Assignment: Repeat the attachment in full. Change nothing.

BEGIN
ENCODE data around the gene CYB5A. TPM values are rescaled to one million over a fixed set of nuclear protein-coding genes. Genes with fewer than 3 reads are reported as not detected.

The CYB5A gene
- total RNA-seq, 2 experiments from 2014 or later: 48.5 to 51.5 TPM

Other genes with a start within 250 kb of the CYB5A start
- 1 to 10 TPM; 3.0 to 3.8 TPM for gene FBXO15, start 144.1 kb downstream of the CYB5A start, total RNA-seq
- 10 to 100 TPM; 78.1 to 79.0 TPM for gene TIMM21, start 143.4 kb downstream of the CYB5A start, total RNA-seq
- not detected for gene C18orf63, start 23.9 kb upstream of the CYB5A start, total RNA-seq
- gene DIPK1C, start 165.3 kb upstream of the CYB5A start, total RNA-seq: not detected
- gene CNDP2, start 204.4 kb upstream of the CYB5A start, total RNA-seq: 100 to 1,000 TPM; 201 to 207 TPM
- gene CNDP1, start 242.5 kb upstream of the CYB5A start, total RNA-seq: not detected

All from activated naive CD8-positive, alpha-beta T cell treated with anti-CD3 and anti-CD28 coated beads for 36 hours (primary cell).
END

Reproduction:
ENCODE data around the gene CYB5A. TPM values are rescaled to one million over a fixed set of nuclear protein-coding genes. Genes with fewer than 3 reads are reported as not detected.

The CYB5A gene
- total RNA-seq, 2 experiments from 2014 or later: 48.5 to 51.5 TPM

Other genes with a start within 250 kb of the CYB5A start
- 1 to 10 TPM; 3.0 to 3.8 TPM for gene FBXO15, start 144.1 kb downstream of the CYB5A start, total RNA-seq
- 10 to 100 TPM; 78.1 to 79.0 TPM for gene TIMM21, start 143.4 kb downstream of the CYB5A start, total RNA-seq
- not detected for gene C18orf63, start 23.9 kb upstream of the CYB5A start, total RNA-seq
- gene DIPK1C, start 165.3 kb upstream of the CYB5A start, total RNA-seq: not detected
- gene CNDP2, start 204.4 kb upstream of the CYB5A start, total RNA-seq: 100 to 1,000 TPM; 201 to 207 TPM
- gene CNDP1, start 242.5 kb upstream of the CYB5A start, total RNA-seq: not detected

All from activated naive CD8-positive, alpha-beta T cell treated with anti-CD3 and anti-CD28 coated beads for 36 hours (primary cell).